My emphasis is this: sometimes entering or closing a position feels right. I've received much scorn in the past due to using the "f word," from those who claim that a trader should have no feeling, and should behave like a machine, and should only do X if conditions Y and Z are met, every time. But when I look at past charts I see no reason to take some of the best trades that I have taken. Granted, one needs some measure of experience to know what to "feel" to make a decision; I'm not advocating clicking the buy button with no context, or to enter some mind-off state where we throw reason and logic to the wind.



GaryD View Post
I see so many cool things here on futures.io (formerly BMT) that I play with, but I keep taking them back off. It may be that I am just done looking. Maybe the same for you?

It's one of the temptations of using NT: lots of cool toys to play with, but not necessarily the better for it...

 
  #1775 (permalink)
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josh View Post
On a somewhat similar vein ... against my better judgement, I did some historical chart analysis last weekend, and realized why it does not work for me: there is no market there. It's like looking at a picture of a beautiful scene, without being there to see the whole panorama, smell the air, and hear the sounds. The indicators (I use volume, TICK, and vwap) were stale, tape was dead, and it was utterly unproductive. Anyone who thinks he can learn to trade by looking at historical charts is either very talented, or very delusional (the good ol' hindsight bias).

From my experience, I would defend chart analysis. My success is not as good with ES, but for CL I find it useful far more than not. Here is what I have found improves it;

1) Using the right time frame. Which one? It depends, there is no real "right" one. It has more to do with looking at the right time distance back. I "feel" I get the best results overall by combining the daily with the 120 minute, but have no scientific proof of that. The smaller the timeframe, the weaker the analysis. Trying to find a completion target for a 5WM on a 5 minute chart, while missing the fact that every wave of that move does not even exist on a 90 minute chart, can make chart analysis seem useless.

2) Allowing myself to have many interpretations. That one seems counterproductive, but I believe the opposite. I try to construct a chart story that would support either direction, and then try to let the movement fill in the blanks. The past week in crude where on Sunday I was only interested in long, but then I believe it was Monday's volume at what appeared to be a strong resistance area from chart analysis on the short-side story that had me consider short.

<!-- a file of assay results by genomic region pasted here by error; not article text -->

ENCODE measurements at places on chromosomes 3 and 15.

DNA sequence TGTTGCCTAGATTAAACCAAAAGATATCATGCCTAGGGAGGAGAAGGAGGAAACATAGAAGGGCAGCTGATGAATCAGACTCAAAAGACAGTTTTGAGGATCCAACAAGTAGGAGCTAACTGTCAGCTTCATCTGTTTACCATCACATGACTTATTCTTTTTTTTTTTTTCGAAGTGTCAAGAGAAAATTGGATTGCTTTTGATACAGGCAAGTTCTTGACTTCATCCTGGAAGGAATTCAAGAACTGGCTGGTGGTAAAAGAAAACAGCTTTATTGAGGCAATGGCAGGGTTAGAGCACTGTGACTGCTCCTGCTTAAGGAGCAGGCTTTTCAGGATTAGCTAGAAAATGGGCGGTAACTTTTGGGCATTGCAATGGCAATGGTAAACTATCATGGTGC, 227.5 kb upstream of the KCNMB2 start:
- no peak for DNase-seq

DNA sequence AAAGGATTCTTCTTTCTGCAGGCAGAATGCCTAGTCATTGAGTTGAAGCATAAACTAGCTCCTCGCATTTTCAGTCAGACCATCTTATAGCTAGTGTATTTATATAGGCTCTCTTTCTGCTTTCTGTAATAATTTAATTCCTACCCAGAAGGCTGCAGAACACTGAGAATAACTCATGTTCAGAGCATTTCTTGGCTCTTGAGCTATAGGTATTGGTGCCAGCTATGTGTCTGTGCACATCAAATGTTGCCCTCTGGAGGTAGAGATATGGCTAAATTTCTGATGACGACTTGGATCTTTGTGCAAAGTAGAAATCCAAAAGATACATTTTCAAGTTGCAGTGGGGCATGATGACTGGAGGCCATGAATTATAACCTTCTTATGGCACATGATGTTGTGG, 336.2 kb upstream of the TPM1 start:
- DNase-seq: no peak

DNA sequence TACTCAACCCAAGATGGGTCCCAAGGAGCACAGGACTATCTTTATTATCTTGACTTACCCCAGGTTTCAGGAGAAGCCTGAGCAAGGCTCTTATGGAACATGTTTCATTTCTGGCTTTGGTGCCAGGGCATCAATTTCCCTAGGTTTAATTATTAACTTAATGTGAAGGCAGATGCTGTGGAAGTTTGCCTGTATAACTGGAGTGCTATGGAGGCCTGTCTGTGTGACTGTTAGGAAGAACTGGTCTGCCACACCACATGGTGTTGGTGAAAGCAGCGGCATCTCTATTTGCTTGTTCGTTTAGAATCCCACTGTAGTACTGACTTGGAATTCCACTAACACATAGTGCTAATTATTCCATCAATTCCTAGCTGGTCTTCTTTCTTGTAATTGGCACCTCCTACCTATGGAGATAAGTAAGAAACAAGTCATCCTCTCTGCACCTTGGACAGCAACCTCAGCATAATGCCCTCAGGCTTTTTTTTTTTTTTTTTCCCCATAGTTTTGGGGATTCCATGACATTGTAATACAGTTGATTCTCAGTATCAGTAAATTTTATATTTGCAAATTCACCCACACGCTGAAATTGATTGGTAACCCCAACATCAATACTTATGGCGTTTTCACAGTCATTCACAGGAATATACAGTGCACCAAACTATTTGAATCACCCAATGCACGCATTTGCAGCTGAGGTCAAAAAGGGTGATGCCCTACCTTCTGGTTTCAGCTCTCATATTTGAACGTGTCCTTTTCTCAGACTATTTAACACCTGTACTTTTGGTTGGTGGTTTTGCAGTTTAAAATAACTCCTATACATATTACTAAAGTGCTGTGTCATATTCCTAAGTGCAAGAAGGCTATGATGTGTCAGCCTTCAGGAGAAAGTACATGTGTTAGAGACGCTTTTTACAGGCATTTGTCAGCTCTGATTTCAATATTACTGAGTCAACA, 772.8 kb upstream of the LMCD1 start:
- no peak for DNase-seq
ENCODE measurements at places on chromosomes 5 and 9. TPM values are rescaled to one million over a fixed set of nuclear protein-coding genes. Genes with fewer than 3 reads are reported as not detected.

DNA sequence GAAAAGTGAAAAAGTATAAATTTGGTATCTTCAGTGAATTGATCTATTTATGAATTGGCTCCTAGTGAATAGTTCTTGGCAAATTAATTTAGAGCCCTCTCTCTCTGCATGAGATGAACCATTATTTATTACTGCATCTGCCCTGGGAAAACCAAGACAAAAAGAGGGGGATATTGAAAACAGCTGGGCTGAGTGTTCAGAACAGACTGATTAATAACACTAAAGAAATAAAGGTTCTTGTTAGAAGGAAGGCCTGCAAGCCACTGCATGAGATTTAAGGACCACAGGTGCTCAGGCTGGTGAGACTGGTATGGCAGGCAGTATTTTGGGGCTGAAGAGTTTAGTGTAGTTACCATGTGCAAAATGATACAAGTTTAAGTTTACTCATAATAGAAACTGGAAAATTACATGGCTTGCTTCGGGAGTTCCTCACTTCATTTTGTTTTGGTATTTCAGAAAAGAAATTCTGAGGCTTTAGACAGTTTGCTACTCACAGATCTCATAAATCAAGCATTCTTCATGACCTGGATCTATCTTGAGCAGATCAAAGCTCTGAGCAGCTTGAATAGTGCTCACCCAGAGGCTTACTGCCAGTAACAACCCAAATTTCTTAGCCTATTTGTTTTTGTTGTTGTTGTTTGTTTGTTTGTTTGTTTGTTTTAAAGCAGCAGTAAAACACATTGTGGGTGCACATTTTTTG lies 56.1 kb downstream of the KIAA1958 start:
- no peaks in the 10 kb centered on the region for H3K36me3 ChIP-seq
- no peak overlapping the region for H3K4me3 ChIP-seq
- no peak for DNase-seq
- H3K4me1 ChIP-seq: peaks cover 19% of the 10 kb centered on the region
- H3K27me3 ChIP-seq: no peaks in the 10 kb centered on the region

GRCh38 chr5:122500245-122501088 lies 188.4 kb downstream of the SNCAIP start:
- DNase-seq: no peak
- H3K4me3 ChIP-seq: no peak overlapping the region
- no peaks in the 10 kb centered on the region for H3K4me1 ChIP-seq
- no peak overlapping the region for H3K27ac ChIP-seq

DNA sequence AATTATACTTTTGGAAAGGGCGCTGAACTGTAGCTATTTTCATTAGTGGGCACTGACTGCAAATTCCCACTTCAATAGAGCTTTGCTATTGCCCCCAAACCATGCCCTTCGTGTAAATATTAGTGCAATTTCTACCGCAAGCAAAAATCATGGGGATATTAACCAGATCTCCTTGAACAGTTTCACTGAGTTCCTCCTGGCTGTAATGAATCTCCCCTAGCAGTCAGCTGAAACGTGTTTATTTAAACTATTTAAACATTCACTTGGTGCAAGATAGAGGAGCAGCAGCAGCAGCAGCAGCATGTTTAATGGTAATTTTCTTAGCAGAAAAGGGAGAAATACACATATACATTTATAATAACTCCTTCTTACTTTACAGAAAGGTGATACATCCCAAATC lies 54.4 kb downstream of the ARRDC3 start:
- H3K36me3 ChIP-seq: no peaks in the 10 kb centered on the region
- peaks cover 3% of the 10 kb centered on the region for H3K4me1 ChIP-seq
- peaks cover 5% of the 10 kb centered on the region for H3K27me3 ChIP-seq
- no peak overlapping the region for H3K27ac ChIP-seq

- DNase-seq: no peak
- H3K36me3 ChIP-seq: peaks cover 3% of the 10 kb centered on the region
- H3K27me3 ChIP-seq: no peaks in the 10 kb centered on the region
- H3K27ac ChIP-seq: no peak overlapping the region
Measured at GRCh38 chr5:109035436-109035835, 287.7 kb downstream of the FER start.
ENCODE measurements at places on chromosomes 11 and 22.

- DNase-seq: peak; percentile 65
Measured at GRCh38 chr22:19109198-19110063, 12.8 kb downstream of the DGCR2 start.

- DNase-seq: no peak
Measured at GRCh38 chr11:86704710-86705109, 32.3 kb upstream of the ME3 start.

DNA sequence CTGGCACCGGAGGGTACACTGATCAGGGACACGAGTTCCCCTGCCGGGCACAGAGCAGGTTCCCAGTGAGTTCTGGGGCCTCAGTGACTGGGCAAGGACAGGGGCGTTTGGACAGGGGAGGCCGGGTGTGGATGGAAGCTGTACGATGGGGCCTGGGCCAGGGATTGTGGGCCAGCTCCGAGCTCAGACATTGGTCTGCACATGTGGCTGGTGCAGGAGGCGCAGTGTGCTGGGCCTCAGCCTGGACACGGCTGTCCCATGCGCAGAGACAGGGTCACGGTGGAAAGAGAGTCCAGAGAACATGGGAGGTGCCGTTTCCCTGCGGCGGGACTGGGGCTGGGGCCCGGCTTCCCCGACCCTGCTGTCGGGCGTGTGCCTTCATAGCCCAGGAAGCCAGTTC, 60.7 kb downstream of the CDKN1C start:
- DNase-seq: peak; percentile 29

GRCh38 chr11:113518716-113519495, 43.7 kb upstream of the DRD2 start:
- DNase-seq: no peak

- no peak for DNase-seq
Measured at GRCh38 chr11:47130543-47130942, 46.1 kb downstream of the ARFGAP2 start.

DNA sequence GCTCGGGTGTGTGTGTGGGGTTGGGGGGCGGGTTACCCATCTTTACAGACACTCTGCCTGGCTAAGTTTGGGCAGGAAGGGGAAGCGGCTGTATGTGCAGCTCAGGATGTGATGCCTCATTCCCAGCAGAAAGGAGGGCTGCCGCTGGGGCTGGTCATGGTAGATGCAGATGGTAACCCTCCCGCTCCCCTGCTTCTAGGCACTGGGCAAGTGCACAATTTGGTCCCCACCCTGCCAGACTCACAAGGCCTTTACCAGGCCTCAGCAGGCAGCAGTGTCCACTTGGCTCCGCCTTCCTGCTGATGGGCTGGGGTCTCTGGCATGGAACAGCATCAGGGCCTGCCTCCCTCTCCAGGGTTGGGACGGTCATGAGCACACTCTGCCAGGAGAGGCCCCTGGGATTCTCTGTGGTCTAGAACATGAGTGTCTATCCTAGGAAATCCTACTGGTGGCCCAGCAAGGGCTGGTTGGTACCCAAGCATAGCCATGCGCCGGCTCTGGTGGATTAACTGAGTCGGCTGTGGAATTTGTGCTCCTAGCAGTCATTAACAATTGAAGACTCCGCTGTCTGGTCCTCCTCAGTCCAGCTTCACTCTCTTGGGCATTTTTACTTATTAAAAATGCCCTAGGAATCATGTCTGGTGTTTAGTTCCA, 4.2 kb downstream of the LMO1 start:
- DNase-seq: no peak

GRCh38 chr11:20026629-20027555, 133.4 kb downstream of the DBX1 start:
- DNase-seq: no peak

3) Allowing volume to have a loud voice in the decision.





josh View Post
My emphasis is this: sometimes entering or closing a position feels right. I've received much scorn in the past due to using the "f word," from those who claim that a trader should have no feeling, and should behave like a machine, and should only do X if conditions Y and Z are met, every time. But when I look at past charts I see no reason to take some of the best trades that I have taken. Granted, one needs some measure of experience to know what to "feel" to make a decision; I'm not advocating clicking the buy button with no context, or to enter some mind-off state where we throw reason and logic to the wind.


You have a strong ally here in the "feeling" debate.

Feelings of greed, hope, desperation, elation, overconfidence, certainty, anger, necessity...those can hurt me. But when feelings originate from a technical basis, those are different.

I have felt when the market is strong, when it is weak, when it has shorts nervous, when it has longs hesitant. I swear, crazy as I may be, I can almost feel the message volume gives sometimes. It is those feelings that can possibly help me. If I combine that with techincal knowledge and indicators, there is an edge that is hard to define, but I believe does exist.

And going into the realm of feelings on a more personal level, I am about halfway through the book "Market Mind Games" by Denise Shull, which provides a very interesting and compelling technical approach to emotions.


Here are a couple quotes;

"The bottom line is that, in general, we have abdicated our need to use the judgement demanded by a fundamentally uncertain situation under the illusion that the answer is always in the math. Market performance emerges from owning the need to always be improving our judgment."